Sometimes I am around many creative people and I soak up their energy and ideas. Other days, I work alone. On those solitary days, I use these quote to inspire and ignite my creative spirit.

creativity 1 “We have to continually be jumping off cliffs and developing our wings on the way down.”  ― Kurt Vonnegut

“To be creative means to be in love with life. You can be creative only if you love life enough that you want to enhance its beauty. You want to bring a little more music to it, a little more poetry to it, a little more dance to it.”    ― Osho

creativity 3“There is a vitality, a life force, an energy, a quickening that is translated through you into action, and because there is only one of you in all time, this expression is unique. And if you block it, it will never exist through any other medium and will be lost.”   ― Martha Graham

“The creative is the place where no one else has ever been. You have to leave the city of your comfort and go into the wilderness of your intuition. What you’ll discover will be wonderful. What you’ll discover is yourself.”  — Alan Alda

Deborah Shouse is the author of Love in the Land of Dementia: Finding Hope in the Caregiver’s Journey.creativity 2

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Three Great Reasons to Go Out for Art and Culture

Art shows that what people have in common is more urgent than what differentiates them.      – John Berger

Teri Miller, with the Alzheimer’s Association Houston & Southeast Texas Chapter, has witnessed the power of creativity and the arts. As the Early Stage Program Manager, Teri collaborates with Houston arts and civic organizations and encourages people living with dementia to attend the events, which have included viewing art, doing photography workshops, creating poetry, and spending time in nature.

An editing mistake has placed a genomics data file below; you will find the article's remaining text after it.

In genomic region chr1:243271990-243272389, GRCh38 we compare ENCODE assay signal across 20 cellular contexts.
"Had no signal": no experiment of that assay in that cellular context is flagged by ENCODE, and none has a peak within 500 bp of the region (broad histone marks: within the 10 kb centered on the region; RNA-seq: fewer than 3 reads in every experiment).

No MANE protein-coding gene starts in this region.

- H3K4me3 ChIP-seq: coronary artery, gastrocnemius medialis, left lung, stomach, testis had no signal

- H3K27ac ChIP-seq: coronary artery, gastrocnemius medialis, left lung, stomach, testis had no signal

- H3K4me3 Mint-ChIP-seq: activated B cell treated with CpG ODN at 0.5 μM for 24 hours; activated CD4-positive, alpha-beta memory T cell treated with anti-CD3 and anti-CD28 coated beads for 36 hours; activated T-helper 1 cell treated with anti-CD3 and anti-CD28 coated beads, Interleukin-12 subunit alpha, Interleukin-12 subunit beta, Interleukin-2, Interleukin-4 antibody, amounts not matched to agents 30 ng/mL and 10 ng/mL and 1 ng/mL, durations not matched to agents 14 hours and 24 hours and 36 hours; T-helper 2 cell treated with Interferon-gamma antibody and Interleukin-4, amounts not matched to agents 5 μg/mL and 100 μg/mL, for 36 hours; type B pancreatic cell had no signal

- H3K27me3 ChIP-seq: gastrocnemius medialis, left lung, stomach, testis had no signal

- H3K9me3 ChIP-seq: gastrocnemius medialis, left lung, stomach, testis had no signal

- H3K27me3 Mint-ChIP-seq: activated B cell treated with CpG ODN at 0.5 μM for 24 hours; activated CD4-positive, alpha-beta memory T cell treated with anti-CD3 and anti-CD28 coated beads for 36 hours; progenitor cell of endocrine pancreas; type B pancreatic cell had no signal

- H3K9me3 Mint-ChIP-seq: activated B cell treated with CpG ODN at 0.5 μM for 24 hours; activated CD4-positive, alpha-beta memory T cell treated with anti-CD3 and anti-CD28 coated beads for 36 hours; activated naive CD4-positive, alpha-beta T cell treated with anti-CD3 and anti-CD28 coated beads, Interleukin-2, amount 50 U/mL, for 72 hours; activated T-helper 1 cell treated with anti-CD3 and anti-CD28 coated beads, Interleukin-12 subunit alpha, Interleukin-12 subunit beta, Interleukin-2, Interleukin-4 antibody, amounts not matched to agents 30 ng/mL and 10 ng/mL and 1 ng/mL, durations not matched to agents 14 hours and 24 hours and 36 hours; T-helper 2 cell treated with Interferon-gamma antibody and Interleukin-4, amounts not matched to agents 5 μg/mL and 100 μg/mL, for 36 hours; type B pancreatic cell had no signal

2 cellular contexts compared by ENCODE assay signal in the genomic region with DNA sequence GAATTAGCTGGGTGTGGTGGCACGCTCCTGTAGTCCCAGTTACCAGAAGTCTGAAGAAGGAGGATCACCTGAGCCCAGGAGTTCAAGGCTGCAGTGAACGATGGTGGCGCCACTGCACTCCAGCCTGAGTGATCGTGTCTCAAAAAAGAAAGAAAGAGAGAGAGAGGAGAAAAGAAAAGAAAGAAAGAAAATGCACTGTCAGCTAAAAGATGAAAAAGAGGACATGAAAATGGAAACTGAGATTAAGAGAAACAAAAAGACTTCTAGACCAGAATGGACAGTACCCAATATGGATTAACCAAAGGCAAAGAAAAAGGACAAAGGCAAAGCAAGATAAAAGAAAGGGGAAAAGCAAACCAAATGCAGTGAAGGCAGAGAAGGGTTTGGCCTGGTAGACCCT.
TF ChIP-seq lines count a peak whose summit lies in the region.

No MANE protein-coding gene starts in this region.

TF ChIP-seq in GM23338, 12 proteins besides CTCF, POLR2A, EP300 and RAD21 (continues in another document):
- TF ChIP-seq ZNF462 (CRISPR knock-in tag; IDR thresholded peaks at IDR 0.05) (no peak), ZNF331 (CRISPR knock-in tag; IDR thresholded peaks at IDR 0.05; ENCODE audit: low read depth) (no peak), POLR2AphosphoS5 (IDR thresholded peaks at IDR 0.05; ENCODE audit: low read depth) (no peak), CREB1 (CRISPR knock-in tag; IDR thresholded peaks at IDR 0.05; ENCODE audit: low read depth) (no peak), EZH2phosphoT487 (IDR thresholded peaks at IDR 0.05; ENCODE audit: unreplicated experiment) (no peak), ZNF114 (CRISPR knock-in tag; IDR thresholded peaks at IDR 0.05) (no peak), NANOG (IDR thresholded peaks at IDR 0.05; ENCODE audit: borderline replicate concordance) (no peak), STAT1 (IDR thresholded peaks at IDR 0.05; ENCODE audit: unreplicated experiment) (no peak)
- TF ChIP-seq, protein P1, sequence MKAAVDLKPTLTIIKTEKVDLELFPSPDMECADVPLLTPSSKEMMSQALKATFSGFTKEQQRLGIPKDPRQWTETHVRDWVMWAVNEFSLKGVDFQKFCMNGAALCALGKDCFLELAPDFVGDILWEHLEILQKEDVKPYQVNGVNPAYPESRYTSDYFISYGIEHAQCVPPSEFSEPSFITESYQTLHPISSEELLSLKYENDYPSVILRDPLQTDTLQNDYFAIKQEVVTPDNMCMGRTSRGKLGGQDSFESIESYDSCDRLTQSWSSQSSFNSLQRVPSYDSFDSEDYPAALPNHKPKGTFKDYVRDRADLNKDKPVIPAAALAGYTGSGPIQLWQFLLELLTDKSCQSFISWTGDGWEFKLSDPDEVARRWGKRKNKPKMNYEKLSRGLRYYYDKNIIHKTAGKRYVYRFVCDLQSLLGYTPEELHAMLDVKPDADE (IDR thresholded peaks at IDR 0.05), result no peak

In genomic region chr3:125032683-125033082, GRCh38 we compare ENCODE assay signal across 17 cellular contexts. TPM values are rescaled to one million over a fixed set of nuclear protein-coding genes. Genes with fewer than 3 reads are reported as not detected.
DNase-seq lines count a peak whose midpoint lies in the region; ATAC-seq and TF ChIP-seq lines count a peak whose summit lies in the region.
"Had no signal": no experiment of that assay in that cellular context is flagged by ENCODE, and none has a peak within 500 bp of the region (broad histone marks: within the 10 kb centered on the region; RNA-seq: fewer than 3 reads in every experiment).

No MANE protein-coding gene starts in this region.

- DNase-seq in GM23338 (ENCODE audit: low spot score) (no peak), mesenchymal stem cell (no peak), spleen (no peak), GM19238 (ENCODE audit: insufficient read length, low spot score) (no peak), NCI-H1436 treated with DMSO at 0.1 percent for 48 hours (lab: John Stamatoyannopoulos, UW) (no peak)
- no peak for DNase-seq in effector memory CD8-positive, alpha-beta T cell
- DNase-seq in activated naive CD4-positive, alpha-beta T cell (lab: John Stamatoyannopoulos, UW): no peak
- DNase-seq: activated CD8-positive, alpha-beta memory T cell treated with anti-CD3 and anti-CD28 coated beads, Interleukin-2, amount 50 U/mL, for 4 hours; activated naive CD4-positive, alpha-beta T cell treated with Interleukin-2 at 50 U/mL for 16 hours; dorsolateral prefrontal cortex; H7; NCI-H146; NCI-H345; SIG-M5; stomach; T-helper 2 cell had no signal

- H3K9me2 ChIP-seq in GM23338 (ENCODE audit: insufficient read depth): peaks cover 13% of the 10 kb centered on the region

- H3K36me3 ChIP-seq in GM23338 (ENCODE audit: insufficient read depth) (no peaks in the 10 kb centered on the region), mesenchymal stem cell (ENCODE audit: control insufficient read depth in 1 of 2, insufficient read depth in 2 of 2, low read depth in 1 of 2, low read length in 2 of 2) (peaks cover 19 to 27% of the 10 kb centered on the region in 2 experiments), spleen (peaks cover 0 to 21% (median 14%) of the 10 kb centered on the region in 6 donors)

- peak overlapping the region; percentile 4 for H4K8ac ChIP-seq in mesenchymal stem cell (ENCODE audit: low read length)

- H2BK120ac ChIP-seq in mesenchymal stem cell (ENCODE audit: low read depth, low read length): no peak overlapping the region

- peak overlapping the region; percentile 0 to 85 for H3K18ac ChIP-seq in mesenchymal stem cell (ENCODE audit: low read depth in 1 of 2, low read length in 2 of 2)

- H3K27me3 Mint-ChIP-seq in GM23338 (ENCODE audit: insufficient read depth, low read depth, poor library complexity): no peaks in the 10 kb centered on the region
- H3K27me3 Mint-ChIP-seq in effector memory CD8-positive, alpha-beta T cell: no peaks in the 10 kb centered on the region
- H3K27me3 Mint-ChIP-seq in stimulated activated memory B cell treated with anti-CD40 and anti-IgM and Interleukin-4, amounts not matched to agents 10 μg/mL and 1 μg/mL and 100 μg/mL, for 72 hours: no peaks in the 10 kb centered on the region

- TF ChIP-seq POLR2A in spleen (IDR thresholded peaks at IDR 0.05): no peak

calendar“Attending these activities offers people a sense of normalcy and gives them something to put on their calendars,” she says. “When they attend with friends or care partners, they have a shared experience to discuss and they also have ‘news’ to share with friends and visitors. Even people who say, ‘Oh, I don’t care for museums,’ usually have a great time.”

Sam is just one example. He grew up in a small Texas town and has been attending one of Teri’s early stage support groups. His wife, who cares for him at home, attends a care partner’s group.  When Teri formed a partnership with the Houston Museum of Fine Arts, she invited her early stage group to attend an arts tour with their care partners.

When Sam heard the invitation, he rolled his eyes and said, “I’ve never been to a museum and I’m not about to start up now.”

But the next week, Sam was there, signed up for the tour.

“I’m glad you’re here,” Teri told him. “What made you change your mind?”

“Well, my wife really wanted to go. She does so much for me and I figured I’d like to do something for her.”
Teri expected Sam to sit back silently, arms folded over his chest, when the docent asked, “What does this painting make you think of?  Has anyone ever been in a similar setting?”  To Teri’s surprise, Sam had opinions on each of the three pieces they discussed.

Sam’s wife smiled as Sam told Teri, “Originally, I didn’t want to go because I was worried I wouldn’t have anything meaningful to contribute.  But I guess you don’t have to know anything about art to enjoy the museum.”

Sam and his wife discussed the experience all the way home, adding a new topic to their usual conversations.  Discussing the art opened up chances to reminisce and connect. Plus the experience gave them something interesting to share with their grown children and visiting neighbors.

Like many art partnerships around the country, Teri was inspired by Meet Me, the MoMA’s  Alzheimer’s Project for people living with dementia. Houston benefitted from MoMA coming to train their docents. The program offers comprehensive guidelines for visiting a museum or viewing art at home.

http://www.moma.org/meetme/practice/index

For more about Houston’s art viewing program, visit

http://www.creativeaging.org/creative-aging-program/6523

Deborah Shouse is the author of Love in the Land of Dementia: Finding Hope in the Caregiver’s Journey.

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Filed under Care Partnering, Caregiving, Communication, Creativity, Inspiration, The Arts